8.2 Newton's second law of motion

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In mathematical terms,

$\begin{array}{l}\mathbf{F}=\frac{đ\mathbf{p}}{đt}\\ ⇒\mathbf{F}=\frac{đ\left(m\mathbf{v}\right)}{đt}\end{array}$

For invariant mass (the mass of the body under consideration does not change during application of force), we can take out mass "m" from the differential sign :

$\begin{array}{l}⇒\mathbf{F}=m\frac{đ\mathbf{v}}{đt}\\ ⇒\mathbf{F}=m\mathbf{a}\end{array}$

As mass “m” is a positive scalar quantity, directions of force and acceleration are same. The dimensional formula of force is $\left[ML{T}^{-2}\right]$ and its SI unit of measurement is Newton, which is equal to " $kg-m∕{s}^{2}$ ". One Newton (denoted by symbol "N") is defined as the force, which when applied on a point mass of 1 kg produces an acceleration of 1 $m∕{s}^{2}$ .

Example

Problem 1 : A ball, weighing 10 gm, hits a hard surface in normal direction with a speed of 10 m/s and rebounds with the same speed. The ball remains in contact with the hard surface for 0.1 s. Find the magnitude of average force on the ball, applied by the surface.

Solution : We can find average force as the product of mass and average acceleration during the contact. Average acceleration is :

$\begin{array}{l}{a}_{\mathrm{avg}}=\frac{\Delta v}{\Delta t}=\frac{{v}_{2}-{v}_{1}}{\Delta t}\end{array}$

If the rebound direction is considered positive, then ${v}_{1}$ = -10 m/s and ${v}_{2}$ = 10 m/s.

$\begin{array}{l}⇒{a}_{\mathrm{avg}}=\frac{10-\left(-10\right)}{0.1}=200\phantom{\rule{2pt}{0ex}}m/{s}^{2}\end{array}$

The average force is :

$\begin{array}{l}⇒{F}_{\mathrm{avg}}=m{a}_{\mathrm{avg}}=10\phantom{\rule{2pt}{0ex}}X\phantom{\rule{2pt}{0ex}}200=2000\phantom{\rule{2pt}{0ex}}N\end{array}$

Interpreting newton's second law of motion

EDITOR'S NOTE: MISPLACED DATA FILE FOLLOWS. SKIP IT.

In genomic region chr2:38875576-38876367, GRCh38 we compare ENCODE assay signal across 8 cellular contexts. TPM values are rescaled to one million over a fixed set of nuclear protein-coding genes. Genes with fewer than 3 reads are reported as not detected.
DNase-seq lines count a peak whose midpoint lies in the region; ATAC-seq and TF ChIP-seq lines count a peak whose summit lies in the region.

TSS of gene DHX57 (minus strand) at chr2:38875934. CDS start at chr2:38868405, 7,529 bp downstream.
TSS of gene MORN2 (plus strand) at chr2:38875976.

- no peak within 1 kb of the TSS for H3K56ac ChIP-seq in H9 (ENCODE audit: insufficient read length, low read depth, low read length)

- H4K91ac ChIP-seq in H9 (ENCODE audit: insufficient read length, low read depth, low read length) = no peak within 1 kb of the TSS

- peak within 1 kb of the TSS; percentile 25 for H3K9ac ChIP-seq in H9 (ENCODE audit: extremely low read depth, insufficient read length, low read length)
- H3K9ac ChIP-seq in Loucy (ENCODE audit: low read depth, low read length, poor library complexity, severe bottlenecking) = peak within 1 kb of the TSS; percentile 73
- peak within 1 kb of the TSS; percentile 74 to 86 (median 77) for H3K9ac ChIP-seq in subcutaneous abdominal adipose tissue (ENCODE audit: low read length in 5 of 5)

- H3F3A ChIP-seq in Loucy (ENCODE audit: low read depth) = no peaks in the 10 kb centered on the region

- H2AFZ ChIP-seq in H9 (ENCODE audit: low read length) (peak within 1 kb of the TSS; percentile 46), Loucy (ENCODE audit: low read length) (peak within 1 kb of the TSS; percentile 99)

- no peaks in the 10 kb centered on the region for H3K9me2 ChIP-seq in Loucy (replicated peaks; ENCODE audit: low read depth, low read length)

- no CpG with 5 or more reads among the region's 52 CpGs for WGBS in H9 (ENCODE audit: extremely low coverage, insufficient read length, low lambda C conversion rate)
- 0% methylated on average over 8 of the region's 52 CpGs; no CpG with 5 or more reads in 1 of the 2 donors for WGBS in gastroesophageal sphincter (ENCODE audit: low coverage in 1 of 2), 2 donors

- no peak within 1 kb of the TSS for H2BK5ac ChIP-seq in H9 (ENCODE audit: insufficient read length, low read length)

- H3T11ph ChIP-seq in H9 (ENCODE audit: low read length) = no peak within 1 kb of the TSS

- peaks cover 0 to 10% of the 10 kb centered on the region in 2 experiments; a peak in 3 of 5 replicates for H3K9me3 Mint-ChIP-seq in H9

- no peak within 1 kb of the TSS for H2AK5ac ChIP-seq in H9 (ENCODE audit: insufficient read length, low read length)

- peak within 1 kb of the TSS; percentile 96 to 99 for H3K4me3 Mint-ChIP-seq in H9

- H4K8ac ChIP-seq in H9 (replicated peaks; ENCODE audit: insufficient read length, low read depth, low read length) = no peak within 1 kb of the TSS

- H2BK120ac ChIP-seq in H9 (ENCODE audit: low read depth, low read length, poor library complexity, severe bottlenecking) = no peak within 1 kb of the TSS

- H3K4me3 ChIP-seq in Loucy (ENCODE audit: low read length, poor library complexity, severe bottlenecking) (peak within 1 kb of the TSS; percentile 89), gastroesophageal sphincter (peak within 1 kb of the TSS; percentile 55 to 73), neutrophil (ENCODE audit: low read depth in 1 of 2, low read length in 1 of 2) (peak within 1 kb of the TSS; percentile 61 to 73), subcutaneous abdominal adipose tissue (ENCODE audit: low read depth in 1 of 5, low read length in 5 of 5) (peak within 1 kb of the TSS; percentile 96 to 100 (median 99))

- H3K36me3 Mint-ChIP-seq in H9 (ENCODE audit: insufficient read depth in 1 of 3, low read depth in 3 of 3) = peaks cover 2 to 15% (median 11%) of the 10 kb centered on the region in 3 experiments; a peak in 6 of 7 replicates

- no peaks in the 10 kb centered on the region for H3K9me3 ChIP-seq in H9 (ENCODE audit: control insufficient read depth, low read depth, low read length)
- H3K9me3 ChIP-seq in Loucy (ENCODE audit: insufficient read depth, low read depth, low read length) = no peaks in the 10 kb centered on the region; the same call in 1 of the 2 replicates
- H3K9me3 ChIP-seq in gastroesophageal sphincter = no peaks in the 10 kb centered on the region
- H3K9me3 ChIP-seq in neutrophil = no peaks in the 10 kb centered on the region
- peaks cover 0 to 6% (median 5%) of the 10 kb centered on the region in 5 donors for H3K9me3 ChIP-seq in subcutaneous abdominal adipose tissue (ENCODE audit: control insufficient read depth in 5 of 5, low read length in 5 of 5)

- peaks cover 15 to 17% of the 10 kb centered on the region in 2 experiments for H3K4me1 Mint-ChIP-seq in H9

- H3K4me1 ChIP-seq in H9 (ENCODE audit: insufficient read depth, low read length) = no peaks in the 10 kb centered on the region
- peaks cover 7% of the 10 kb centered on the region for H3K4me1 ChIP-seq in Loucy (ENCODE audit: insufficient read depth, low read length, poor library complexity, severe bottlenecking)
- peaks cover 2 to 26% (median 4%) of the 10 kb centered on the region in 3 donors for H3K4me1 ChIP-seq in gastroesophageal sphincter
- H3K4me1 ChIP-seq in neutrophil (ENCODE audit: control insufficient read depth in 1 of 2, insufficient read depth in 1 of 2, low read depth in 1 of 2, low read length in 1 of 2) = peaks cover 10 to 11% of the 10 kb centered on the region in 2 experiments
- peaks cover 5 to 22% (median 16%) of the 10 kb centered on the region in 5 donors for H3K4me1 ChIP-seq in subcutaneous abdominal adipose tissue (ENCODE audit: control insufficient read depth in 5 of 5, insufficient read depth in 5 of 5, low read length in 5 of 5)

Few important aspects of Newton’s second law of motion are discussed in the following sections :

Deduction of first law of motion

Newton's first law of motion is a subset of second law in the sense that first law is just a specific description of motion, when net external force on the body is zero.

$\mathbf{F}=m\mathbf{a}=0$

$⇒\mathbf{a}=\frac{d\mathbf{v}}{dt}=0$

This means that if there is no net external force on the body, then acceleration of the body is zero. Equivalently, we can state that if there is no net external force on the body, then velocity of the body can not change. Further, it is also easy to infer that if there is no net external force on the body, it will maintain its state of motion. These are exactly the statements in which first law of motion are stated.

Forces on the body

The body under investigation may be acted upon by a number of forces. We must use vector sum of all external forces, while applying second law of motion. A more general form of Second law of motion valid for a system of force is :

$\sum \mathbf{F}=m\mathbf{a}$

The vector addition of forces as required in the left hand side of the equation excludes the forces that the body applies on other bodies. We shall know from Third law of motion that force always exists in the pair of “action” and “reaction”. Hence, if there are “n” numbers of forces acting on the body, then there are “n” numbers of forces that the body exerts on other bodies. We must carefully exclude all such forces that body as a reaction applies on other bodies.

Consider two blocks “A” and “B” lying on horizontal surface as shown in the figure. There are many forces in action here :

1. Earth pulls down “A” (force of gravitation)
2. “A” pulls up Earth (force of gravitation)
3. “B” pushes up “A” (normal force)
4. “A” pushes down “B” (weight of “A” : normal force)
5. Earth pulls down “B” (force of gravitation)
6. “B” pulls up Earth (force of gravitation)
7. Earth pushes up “B” (normal force) and
8. “B” pushes down the Earth (weight of “B” and "A" : normal force)